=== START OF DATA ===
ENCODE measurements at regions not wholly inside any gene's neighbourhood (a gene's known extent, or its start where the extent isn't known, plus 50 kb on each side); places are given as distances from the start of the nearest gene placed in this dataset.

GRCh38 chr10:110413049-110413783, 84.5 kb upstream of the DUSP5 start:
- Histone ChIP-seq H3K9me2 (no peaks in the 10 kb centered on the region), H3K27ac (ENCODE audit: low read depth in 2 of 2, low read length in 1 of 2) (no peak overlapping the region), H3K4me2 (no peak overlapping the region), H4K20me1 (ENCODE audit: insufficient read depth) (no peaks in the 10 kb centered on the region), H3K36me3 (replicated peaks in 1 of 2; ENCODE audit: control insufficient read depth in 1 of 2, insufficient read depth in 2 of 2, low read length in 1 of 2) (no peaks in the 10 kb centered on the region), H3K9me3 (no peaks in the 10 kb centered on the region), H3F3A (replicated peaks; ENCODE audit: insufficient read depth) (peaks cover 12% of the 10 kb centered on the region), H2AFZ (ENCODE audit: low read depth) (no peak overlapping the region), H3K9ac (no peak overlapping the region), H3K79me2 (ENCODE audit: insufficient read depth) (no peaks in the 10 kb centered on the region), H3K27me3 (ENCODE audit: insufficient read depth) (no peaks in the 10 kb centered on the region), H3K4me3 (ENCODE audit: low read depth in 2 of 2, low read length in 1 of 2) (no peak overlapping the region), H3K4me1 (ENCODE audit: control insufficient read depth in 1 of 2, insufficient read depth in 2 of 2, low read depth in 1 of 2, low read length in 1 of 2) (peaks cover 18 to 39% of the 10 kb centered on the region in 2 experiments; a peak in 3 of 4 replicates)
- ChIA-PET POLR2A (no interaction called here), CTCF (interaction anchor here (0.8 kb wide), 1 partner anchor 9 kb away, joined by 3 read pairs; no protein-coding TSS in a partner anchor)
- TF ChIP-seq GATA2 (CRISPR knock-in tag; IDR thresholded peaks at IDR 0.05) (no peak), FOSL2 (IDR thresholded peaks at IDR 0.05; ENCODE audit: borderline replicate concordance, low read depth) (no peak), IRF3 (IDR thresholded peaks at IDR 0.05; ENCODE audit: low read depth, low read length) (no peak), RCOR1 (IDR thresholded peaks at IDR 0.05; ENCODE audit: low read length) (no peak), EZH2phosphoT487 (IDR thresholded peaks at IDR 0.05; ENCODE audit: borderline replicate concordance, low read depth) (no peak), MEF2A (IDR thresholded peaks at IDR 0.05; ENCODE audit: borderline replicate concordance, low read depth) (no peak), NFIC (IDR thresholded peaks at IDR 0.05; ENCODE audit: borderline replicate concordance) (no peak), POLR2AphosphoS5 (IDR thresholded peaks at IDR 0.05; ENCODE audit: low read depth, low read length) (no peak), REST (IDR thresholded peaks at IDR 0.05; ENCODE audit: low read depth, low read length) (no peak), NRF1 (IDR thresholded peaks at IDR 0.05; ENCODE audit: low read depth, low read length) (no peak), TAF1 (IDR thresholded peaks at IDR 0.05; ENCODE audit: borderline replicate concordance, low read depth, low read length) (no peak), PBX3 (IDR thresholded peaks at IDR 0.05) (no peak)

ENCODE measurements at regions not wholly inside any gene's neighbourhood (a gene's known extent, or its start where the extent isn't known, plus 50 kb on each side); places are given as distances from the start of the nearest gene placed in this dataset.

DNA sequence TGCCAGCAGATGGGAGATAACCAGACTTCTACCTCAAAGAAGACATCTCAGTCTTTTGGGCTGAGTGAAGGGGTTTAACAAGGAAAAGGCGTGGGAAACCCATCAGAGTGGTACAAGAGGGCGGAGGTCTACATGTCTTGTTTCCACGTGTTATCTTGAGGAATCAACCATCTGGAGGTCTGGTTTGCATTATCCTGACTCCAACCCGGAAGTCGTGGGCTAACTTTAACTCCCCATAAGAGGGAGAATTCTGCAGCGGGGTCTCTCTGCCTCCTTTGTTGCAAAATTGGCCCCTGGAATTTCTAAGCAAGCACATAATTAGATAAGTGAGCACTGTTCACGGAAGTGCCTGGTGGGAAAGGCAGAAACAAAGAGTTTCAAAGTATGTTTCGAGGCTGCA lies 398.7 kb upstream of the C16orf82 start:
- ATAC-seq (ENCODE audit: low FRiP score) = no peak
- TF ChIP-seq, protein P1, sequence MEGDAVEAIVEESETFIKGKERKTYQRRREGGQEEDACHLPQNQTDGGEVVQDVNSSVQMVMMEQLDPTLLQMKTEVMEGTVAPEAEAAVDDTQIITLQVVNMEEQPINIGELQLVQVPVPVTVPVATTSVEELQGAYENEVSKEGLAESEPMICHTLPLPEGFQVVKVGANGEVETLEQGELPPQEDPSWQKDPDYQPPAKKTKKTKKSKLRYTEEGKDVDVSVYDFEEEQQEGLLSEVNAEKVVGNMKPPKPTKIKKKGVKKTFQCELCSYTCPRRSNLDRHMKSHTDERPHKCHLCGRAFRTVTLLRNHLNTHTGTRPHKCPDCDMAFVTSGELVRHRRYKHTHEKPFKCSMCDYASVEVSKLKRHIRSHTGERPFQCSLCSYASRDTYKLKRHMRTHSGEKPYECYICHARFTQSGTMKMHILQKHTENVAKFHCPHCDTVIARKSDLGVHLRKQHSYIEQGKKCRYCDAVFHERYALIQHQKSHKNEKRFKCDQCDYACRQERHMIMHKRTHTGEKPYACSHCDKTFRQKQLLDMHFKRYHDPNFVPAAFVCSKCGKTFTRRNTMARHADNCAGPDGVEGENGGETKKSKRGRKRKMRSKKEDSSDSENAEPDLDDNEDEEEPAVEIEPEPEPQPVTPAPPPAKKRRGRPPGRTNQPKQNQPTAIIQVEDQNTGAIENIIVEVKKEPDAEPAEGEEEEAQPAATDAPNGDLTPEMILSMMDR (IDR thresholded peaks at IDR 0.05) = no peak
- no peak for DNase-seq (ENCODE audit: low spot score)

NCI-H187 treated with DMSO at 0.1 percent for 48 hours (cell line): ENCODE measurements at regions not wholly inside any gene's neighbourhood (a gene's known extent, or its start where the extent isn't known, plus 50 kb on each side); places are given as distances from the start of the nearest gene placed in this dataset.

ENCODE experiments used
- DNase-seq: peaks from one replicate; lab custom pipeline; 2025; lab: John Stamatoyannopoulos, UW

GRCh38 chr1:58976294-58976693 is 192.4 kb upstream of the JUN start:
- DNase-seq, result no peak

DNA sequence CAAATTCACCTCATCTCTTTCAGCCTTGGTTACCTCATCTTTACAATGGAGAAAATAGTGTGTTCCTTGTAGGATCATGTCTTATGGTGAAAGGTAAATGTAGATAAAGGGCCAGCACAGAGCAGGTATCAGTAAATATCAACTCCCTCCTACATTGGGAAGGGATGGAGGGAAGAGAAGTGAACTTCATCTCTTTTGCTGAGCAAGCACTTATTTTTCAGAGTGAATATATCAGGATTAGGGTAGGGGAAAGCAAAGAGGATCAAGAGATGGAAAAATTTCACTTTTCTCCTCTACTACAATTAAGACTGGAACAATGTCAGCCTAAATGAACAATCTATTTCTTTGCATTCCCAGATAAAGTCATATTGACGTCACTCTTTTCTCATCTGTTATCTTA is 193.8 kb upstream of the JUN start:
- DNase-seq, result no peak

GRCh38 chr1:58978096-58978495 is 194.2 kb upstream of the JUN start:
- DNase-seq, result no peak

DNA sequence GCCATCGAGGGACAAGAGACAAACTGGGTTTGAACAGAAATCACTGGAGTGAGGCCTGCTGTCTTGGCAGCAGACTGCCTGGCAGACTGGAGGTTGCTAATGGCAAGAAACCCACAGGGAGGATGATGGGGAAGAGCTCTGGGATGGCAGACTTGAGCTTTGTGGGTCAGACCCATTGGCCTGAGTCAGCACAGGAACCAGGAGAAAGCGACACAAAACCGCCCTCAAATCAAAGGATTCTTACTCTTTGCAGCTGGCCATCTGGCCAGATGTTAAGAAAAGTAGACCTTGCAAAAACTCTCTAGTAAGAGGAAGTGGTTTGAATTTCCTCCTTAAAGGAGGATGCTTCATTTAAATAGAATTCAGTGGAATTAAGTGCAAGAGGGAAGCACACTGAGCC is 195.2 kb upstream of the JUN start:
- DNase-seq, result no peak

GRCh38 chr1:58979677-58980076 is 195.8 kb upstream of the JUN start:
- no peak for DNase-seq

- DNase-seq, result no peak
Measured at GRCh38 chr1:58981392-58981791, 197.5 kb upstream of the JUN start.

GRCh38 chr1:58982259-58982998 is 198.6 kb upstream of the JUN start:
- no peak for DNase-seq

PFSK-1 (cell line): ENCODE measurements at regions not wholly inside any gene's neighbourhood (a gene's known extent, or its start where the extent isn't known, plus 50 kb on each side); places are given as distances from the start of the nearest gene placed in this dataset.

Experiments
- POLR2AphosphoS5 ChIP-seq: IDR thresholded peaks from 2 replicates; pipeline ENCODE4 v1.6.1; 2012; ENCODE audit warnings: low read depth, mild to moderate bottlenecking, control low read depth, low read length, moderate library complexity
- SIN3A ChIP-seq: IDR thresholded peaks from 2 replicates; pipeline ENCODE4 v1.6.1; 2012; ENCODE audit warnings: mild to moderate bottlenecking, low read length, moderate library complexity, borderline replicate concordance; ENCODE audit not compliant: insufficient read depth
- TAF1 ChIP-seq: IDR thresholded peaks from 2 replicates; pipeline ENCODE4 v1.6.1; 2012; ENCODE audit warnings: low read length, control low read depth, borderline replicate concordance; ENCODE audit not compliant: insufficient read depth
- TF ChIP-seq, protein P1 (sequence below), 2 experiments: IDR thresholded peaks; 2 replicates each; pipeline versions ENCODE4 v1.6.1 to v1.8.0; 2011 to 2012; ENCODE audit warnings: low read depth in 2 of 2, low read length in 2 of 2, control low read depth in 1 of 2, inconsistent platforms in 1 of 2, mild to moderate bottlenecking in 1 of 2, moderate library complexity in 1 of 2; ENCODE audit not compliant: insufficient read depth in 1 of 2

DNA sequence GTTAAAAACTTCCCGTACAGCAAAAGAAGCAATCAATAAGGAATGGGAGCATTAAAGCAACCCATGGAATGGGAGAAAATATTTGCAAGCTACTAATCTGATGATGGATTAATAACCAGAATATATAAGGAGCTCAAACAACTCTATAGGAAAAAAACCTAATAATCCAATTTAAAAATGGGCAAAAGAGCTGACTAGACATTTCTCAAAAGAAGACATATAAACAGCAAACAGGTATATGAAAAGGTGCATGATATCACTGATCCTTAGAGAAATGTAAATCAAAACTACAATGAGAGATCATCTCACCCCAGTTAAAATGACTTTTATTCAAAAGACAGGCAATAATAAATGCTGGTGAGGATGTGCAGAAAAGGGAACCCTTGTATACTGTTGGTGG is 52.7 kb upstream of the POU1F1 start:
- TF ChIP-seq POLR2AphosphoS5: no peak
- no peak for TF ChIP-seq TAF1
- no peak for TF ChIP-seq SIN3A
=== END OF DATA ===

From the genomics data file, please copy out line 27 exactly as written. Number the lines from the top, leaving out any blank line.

- no peak for DNase-seq